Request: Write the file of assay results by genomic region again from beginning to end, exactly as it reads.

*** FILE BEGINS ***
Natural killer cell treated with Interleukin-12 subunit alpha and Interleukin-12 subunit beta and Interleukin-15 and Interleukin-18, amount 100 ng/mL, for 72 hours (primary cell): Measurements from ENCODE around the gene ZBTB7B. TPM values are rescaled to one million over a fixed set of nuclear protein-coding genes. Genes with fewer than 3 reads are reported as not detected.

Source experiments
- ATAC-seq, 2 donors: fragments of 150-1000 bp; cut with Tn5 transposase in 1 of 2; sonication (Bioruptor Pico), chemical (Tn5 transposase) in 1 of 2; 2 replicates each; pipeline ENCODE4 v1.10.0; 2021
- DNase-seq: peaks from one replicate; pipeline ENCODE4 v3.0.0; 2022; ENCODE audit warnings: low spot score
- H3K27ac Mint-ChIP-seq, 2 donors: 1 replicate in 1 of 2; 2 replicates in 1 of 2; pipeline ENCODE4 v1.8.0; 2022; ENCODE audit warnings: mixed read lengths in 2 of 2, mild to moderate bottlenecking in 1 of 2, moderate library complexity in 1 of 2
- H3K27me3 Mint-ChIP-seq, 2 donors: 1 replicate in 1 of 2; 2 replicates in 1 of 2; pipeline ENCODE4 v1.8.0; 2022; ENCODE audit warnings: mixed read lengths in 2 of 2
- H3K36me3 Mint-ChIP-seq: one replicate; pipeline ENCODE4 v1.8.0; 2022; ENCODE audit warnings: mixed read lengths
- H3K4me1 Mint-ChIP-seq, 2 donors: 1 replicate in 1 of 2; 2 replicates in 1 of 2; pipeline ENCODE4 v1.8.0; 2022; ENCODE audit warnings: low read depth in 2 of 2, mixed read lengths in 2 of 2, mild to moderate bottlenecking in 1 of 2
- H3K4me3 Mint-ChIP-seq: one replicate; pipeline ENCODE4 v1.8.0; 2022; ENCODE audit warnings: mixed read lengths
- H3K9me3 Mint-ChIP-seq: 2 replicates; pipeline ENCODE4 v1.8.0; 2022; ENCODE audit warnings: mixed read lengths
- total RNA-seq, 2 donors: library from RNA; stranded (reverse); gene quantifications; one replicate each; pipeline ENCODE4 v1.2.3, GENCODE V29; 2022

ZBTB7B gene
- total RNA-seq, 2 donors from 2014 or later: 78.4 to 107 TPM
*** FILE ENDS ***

Natural killer cell treated with Interleukin-12 subunit alpha and Interleukin-12 subunit beta and Interleukin-15 and Interleukin-18, amount 100 ng/mL, for 72 hours (primary cell): Measurements from ENCODE around the gene ZBTB7B. TPM values are rescaled to one million over a fixed set of nuclear protein-coding genes. Genes with fewer than 3 reads are reported as not detected.

Source experiments
- ATAC-seq, 2 donors: fragments of 150-1000 bp; cut with Tn5 transposase in 1 of 2; sonication (Bioruptor Pico), chemical (Tn5 transposase) in 1 of 2; 2 replicates each; pipeline ENCODE4 v1.10.0; 2021
- DNase-seq: peaks from one replicate; pipeline ENCODE4 v3.0.0; 2022; ENCODE audit warnings: low spot score
- H3K27ac Mint-ChIP-seq, 2 donors: 1 replicate in 1 of 2; 2 replicates in 1 of 2; pipeline ENCODE4 v1.8.0; 2022; ENCODE audit warnings: mixed read lengths in 2 of 2, mild to moderate bottlenecking in 1 of 2, moderate library complexity in 1 of 2
- H3K27me3 Mint-ChIP-seq, 2 donors: 1 replicate in 1 of 2; 2 replicates in 1 of 2; pipeline ENCODE4 v1.8.0; 2022; ENCODE audit warnings: mixed read lengths in 2 of 2
- H3K36me3 Mint-ChIP-seq: one replicate; pipeline ENCODE4 v1.8.0; 2022; ENCODE audit warnings: mixed read lengths
- H3K4me1 Mint-ChIP-seq, 2 donors: 1 replicate in 1 of 2; 2 replicates in 1 of 2; pipeline ENCODE4 v1.8.0; 2022; ENCODE audit warnings: low read depth in 2 of 2, mixed read lengths in 2 of 2, mild to moderate bottlenecking in 1 of 2
- H3K4me3 Mint-ChIP-seq: one replicate; pipeline ENCODE4 v1.8.0; 2022; ENCODE audit warnings: mixed read lengths
- H3K9me3 Mint-ChIP-seq: 2 replicates; pipeline ENCODE4 v1.8.0; 2022; ENCODE audit warnings: mixed read lengths
- total RNA-seq, 2 donors: library from RNA; stranded (reverse); gene quantifications; one replicate each; pipeline ENCODE4 v1.2.3, GENCODE V29; 2022

ZBTB7B gene
- total RNA-seq, 2 donors from 2014 or later: 78.4 to 107 TPM